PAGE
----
Monday, August 07, 2006

Make-Believe Mondays With Rowena Cherry

The author I had originally scheduled to visit had a computer accident so I've had to juggle the schedule a bit.

Now, let me introduce my friend Rowena Cherry who writes romantic science fiction. I met Rowena on Daytona Beach while attending the RT convention where we spoke of sand crabs (fascinating creatures), holidays and writing.

Rowena, thank you for jumping in at the last minute. Tell us a little bit about the manuscript you’re working on now.

Rowena: I’m working on INSUFFICIENT MATING MATERIAL, which will be released by Dorchester’s LoveSpell imprint in February 2007. It is a sequel to FORCED MATE (another chess-titled romance), and continues the antagonist’s story moments after the brutal duel at the end of FORCED MATE.

The hero and heroine are forcibly marooned on a desert island, and left to sink or swim.

I was fortunate enough to be able to consult the Science Channel’s SURVIVORMAN, Les Stroud on my survival research and scenes.

He made some helpful suggestions which I am now adding to the manuscript… such as that moss plus absorbent fabric cut from an ejector seat would make a better sanitary pad than either one alone.

Also that, if one is on a naturally occurring island, the best idea is to try and find a spring of fresh water in the most overgrown area of any forest, rather than digging a beach well. As it happens, the island that my hero and heroine are shot down on in INSUFFICIENT MATING MATERIAL is not naturally occurring.

Once I’m happy with my edits (and my editor is, too), I shall start writing chapters for the next full length novel.

Mark Twain said, “You cannot depend on your eyes when your imagination is out of focus.” How do you fill your creative well to keep your imagination in focus?

Rowena: Sometimes I don’t! There’s also a popular song with lyrics “If it don’t fit, don’t force it, just relax and let it go …” I’m not sure what the context of that song was supposed to be.

Sometimes, if I’ve nothing inspired to write, I simply don’t write. It’s a bit like my Grandmother’s advice about gossip!

All too often, when I think I am inspired, I amuse myself a little too much, and write scenes that have to be deleted later. I call such scenes Gorilla Testicles, because there is too little content to be worth showing them to anyone else. I have been known to post out-takes on the Out damned Story blog.

Debra: What fun! Sort of like the out takes or deleted scenes from the movies. I shall have to pay the blog a visit.

Is there a point when your characters begin to come alive and you can see and hear them?

Rowena: This is acutely embarrassing to admit, but I prefer to be able to dream about my characters —especially my heroes-- before I start to tell their stories, yes.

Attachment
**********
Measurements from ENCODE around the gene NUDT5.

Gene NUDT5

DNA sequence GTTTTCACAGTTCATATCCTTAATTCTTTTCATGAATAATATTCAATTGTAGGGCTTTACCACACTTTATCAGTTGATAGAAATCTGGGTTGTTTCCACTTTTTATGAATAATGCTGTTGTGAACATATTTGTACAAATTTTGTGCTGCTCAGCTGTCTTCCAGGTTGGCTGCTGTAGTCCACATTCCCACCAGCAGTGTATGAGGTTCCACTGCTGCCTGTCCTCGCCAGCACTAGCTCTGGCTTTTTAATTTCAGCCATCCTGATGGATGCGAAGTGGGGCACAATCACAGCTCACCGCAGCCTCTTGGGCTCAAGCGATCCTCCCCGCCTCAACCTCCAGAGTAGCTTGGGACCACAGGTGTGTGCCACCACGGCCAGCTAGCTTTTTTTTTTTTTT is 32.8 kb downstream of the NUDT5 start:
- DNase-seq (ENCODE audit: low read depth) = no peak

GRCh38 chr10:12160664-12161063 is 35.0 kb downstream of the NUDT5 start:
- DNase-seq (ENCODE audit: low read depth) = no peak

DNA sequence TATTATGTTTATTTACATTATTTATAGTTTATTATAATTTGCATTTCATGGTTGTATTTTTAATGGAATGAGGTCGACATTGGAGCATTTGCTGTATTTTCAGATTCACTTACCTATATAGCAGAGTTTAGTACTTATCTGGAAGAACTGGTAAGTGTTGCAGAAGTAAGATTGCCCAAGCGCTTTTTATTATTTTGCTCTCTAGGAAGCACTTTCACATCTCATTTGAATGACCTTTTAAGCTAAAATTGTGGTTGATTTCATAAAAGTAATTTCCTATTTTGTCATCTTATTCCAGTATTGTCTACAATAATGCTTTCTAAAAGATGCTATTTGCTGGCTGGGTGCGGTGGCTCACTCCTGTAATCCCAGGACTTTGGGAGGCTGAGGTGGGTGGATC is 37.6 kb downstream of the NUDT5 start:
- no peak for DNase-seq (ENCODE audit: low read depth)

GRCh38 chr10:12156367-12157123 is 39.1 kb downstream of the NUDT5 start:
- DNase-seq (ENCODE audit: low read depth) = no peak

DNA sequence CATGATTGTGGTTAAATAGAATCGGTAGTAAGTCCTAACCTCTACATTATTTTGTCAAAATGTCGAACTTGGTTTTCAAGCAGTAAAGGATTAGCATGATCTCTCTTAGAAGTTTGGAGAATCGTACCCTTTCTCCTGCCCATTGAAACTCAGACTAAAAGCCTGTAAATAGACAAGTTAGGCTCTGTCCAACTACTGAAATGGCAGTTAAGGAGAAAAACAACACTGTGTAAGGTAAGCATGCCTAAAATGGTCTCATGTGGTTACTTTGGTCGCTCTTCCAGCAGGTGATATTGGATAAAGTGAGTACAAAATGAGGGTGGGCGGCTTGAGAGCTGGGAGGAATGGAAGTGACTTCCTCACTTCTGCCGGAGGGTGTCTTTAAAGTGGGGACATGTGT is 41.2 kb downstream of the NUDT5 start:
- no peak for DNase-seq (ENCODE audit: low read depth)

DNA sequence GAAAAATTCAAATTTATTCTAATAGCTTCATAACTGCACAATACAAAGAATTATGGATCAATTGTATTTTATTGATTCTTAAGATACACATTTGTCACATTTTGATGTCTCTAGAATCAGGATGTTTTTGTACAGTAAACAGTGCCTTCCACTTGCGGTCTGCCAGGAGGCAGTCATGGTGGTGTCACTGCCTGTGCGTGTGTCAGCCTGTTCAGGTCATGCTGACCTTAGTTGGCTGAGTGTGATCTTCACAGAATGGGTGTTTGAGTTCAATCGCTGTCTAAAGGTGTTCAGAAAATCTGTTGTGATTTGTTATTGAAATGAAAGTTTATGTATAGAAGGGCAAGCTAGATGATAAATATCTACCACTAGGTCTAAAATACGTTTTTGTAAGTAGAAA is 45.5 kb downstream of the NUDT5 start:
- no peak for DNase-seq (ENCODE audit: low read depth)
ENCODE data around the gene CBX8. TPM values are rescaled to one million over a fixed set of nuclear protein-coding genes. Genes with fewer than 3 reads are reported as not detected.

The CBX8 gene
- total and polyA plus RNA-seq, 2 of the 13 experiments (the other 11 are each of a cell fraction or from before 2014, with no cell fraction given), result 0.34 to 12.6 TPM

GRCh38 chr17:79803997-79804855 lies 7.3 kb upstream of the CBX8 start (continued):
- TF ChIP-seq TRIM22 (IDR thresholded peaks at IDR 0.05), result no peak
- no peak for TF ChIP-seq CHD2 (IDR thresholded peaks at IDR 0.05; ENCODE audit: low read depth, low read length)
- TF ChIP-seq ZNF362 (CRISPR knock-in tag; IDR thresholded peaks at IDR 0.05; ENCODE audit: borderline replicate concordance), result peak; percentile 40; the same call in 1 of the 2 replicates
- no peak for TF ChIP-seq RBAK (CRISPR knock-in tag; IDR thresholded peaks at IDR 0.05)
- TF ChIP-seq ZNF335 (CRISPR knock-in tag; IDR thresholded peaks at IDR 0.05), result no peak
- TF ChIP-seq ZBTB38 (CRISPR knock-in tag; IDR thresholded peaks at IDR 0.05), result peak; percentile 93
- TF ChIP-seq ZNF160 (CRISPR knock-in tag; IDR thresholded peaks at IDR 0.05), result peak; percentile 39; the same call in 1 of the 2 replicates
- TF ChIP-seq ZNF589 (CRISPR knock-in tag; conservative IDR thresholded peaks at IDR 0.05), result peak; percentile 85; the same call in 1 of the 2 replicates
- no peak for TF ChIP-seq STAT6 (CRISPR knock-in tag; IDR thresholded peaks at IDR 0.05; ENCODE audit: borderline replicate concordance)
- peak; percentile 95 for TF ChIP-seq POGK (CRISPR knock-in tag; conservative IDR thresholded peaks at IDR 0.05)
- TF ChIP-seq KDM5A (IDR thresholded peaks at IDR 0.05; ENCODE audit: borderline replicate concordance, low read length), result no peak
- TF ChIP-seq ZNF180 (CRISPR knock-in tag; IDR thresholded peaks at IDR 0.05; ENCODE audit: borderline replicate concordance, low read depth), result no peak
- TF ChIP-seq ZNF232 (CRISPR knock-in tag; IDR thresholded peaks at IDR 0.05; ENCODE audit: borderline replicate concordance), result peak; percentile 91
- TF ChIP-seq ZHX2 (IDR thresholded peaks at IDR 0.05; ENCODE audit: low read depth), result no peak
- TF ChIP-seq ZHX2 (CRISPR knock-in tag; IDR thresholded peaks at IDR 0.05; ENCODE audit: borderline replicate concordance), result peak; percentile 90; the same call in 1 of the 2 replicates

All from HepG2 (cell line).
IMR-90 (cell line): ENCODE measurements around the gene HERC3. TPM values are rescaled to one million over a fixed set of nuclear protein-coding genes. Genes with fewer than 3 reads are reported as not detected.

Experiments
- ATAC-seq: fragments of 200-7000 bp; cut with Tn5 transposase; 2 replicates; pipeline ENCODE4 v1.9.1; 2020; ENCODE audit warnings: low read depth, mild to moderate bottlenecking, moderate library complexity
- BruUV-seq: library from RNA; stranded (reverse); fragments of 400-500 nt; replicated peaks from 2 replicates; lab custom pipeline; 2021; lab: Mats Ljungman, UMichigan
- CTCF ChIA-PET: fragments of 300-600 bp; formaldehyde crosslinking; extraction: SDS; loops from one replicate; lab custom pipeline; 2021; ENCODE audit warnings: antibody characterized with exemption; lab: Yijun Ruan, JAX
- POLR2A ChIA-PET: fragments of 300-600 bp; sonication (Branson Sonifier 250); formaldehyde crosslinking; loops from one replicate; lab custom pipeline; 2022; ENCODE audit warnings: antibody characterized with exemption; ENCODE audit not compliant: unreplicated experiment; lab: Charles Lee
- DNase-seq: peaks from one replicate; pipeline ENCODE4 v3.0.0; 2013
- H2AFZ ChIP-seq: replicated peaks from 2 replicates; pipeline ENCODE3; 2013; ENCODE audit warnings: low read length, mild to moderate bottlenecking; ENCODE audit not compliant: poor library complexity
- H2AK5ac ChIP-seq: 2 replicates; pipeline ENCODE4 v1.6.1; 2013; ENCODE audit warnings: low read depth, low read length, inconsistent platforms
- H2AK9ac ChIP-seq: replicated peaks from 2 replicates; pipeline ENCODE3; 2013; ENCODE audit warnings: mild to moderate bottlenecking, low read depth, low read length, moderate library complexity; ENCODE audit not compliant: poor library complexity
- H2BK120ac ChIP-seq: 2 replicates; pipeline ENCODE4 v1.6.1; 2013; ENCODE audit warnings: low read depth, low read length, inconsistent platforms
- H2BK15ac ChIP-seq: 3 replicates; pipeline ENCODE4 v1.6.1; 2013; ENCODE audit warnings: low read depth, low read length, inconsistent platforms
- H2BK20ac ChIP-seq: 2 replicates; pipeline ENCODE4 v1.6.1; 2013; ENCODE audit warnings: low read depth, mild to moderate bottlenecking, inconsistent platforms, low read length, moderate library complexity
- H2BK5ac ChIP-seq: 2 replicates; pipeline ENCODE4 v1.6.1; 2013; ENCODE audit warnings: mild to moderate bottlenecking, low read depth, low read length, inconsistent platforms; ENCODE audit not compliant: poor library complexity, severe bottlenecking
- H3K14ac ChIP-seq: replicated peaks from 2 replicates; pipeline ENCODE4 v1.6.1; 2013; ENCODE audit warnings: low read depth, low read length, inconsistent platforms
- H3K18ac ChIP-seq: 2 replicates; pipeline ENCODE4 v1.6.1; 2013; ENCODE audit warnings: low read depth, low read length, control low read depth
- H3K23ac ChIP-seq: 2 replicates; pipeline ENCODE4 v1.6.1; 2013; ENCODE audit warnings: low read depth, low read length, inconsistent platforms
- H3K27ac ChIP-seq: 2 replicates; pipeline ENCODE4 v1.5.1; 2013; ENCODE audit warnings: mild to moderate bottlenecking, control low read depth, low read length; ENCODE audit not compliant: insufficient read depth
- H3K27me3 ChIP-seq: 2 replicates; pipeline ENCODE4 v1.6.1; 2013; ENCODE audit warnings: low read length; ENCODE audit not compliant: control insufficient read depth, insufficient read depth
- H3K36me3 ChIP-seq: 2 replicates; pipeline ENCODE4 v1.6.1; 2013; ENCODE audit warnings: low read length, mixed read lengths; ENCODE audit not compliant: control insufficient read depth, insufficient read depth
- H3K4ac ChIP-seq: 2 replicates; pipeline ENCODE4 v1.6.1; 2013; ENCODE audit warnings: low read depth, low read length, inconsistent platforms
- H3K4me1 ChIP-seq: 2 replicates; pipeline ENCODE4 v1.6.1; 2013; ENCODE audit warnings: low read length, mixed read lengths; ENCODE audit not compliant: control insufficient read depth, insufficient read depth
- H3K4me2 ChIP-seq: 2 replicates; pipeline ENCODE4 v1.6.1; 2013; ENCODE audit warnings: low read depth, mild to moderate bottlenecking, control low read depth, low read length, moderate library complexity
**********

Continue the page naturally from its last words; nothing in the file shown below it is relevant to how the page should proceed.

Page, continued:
Debra: One of the things I've learned through these interviews is how active a role dreams take during the creative process. How romantic that your heroes show up first in your dreams.

Rowena: There’s one character -–the god-Emperor Djohn-Kronos of MATING NET—- who was most unwilling to let me end his story. He “wants” another crack at love…. Or maybe I simply want to tell more of his story. I think he is the most powerful and fascinating of all my characters.

When I wrote Tarrant-Arragon, I never thought I’d say that of anyone but Tarrant-Arragon.

I am not the sort of person who would ever use the F-word in my own conversation, so I was profoundly shocked when the hero of INSUFFICIENT MATING MATERIAL insisted on using it both as an expletive and as a verb. That is his voice coming through.

Debra: A strong and insistent voice I would guess.

Some very famous authors have played with language, creating words for people or places that no one has ever heard of. Have you ever played with words in that way and if so how?

Rowena: Yes. It seems logical, if the hero is an alien, that he would not speak perfect English. The supremely arrogant hero of FORCED MATE, Tarrant-Arragon grasped that we use various prefixes to make a negative (in- ; un- ; im- ; dis- ; non- … etc) He follows the rule, approximately, but pleases himself which prefix he uses. So “nonsense” becomes “unsense” when he deigns to speak English.

I had a bit of trouble with a copy editor over that!

You wouldn’t expect an alien to use the same words for his genitals that we do. Various authors have introduced alien terms, especially if their equipment works on different physical principles or looks very different.

I suppose you know that our so-proper and clinical word “penis” comes from the Latin word for a tail?